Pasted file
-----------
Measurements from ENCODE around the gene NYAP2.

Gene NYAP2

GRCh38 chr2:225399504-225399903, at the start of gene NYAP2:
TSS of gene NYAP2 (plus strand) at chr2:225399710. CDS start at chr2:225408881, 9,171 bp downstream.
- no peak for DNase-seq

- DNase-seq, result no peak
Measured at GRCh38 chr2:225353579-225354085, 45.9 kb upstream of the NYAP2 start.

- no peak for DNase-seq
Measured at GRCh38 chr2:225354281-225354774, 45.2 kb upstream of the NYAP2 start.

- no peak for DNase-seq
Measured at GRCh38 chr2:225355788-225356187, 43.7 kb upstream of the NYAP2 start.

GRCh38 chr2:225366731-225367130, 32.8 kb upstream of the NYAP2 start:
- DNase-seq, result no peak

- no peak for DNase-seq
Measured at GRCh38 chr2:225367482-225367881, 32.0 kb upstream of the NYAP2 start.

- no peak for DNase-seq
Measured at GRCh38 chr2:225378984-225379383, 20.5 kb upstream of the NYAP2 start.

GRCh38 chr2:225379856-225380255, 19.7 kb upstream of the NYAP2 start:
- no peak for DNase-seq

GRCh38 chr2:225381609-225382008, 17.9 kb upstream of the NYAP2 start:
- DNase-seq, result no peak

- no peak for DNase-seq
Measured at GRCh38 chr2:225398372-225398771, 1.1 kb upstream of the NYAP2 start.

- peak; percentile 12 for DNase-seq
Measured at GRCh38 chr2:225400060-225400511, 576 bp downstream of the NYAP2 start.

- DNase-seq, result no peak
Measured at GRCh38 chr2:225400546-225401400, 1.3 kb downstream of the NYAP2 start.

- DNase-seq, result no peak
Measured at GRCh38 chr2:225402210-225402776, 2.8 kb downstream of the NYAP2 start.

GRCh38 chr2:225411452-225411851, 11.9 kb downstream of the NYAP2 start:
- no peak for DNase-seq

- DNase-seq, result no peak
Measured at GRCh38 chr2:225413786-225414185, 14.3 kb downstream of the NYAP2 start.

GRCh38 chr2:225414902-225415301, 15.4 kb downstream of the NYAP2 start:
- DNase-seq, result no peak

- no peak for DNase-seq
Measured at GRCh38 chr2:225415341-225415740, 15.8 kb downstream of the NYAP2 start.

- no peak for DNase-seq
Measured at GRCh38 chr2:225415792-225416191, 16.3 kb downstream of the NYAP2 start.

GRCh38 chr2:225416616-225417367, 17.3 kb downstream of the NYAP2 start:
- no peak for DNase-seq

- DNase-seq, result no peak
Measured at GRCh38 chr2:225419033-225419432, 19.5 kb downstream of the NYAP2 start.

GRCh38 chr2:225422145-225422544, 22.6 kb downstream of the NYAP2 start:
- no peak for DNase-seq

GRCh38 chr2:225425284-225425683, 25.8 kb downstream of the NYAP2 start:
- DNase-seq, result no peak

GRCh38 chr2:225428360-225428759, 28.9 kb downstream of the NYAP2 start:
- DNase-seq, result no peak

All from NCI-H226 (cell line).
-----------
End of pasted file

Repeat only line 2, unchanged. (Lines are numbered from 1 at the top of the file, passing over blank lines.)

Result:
Gene NYAP2